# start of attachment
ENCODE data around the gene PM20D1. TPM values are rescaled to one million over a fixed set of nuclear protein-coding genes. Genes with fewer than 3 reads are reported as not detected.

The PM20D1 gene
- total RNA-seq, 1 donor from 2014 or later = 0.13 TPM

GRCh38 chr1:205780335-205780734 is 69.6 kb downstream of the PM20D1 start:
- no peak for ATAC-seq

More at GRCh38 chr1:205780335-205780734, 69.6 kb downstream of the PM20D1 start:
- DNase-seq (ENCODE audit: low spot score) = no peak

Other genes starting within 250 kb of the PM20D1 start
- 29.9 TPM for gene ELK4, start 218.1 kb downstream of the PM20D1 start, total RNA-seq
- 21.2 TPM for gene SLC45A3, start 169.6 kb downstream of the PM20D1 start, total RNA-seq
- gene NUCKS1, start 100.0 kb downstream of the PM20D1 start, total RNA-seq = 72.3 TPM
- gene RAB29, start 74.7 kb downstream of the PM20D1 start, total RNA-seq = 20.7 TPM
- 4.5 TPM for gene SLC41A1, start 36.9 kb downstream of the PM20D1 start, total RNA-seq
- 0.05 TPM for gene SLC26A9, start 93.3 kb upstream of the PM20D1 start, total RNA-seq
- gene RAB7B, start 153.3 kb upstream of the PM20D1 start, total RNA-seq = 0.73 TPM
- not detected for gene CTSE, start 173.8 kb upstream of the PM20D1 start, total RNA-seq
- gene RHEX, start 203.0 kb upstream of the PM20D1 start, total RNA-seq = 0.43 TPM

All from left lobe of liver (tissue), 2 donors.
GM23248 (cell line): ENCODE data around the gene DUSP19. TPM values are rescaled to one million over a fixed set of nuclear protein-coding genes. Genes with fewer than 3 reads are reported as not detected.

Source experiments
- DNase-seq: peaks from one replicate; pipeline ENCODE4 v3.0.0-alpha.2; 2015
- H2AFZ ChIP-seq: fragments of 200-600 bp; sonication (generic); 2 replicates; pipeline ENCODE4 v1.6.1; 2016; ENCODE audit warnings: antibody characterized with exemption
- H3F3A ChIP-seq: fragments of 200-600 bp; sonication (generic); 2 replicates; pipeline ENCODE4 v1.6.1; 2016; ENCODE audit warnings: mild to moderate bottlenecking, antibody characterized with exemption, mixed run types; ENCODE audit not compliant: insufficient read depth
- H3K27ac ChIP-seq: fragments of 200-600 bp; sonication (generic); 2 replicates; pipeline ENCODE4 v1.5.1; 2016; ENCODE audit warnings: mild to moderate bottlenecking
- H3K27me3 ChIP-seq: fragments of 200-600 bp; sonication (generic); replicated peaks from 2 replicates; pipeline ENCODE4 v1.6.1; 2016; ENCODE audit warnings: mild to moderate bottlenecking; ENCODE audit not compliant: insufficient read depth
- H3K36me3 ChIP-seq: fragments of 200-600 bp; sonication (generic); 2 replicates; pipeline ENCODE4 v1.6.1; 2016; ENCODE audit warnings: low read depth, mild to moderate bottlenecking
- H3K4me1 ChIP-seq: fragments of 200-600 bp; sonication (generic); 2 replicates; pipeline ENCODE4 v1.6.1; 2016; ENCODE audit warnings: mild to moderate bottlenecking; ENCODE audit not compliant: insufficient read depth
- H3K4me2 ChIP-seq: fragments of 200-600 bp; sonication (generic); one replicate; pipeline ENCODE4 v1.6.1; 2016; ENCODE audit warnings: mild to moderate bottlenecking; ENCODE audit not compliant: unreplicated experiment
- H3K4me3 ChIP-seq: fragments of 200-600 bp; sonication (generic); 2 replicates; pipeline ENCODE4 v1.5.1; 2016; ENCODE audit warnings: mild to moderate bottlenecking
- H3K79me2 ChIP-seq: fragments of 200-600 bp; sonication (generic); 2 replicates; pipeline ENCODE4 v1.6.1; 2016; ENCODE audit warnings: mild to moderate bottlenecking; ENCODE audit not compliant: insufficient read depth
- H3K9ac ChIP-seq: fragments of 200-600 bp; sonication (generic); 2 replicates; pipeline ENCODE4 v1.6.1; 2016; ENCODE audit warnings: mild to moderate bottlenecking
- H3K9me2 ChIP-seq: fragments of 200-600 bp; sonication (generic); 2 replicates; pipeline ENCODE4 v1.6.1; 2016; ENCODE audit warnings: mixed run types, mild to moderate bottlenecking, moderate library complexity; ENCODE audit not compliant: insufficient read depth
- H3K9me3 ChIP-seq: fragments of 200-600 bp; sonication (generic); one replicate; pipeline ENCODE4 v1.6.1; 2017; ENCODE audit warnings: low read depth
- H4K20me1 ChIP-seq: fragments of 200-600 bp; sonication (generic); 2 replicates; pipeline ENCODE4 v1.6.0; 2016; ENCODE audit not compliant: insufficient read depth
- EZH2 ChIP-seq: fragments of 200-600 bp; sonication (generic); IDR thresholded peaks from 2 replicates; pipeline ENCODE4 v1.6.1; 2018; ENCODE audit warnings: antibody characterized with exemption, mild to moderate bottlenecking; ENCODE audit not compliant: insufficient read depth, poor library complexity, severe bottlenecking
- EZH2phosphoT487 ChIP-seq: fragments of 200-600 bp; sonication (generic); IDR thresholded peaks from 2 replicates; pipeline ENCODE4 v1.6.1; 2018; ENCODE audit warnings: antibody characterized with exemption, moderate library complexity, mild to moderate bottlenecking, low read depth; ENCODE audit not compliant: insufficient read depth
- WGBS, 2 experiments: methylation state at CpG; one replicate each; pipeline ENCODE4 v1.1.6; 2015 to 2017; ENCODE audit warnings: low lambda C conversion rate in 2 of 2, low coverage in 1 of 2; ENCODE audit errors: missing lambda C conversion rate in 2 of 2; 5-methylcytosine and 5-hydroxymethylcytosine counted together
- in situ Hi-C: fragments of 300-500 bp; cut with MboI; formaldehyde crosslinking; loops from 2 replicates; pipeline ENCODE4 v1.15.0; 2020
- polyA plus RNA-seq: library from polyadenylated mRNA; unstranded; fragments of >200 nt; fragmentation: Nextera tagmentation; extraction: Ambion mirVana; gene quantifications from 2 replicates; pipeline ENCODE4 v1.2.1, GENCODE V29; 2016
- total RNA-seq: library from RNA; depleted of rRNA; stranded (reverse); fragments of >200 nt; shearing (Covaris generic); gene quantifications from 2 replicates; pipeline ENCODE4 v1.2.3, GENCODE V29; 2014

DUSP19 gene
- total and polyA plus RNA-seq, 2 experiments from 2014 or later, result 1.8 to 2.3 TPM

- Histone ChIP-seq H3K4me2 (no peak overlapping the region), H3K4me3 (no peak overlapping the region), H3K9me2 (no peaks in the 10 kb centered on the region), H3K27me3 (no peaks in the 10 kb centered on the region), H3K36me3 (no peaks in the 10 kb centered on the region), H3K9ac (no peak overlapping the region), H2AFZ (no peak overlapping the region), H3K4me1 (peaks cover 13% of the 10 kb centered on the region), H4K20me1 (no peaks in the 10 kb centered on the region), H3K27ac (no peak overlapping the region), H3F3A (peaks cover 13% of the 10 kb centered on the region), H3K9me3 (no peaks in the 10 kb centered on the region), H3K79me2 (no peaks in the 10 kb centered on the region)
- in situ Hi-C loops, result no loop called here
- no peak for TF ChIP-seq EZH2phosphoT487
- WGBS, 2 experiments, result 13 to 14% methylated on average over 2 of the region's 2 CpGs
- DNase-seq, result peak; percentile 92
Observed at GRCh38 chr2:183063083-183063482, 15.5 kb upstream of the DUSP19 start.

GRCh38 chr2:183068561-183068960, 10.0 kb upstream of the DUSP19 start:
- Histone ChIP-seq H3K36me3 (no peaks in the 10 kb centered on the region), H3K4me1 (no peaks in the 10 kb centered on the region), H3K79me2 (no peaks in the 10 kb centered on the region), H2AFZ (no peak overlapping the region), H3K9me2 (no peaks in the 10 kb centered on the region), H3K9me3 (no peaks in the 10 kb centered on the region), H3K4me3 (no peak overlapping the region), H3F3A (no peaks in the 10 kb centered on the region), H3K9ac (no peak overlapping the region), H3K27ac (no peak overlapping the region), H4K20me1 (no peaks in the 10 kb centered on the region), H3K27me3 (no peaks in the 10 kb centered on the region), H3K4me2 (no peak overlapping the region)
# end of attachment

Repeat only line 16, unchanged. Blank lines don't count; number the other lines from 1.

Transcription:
- not detected for gene CTSE, start 173.8 kb upstream of the PM20D1 start, total RNA-seq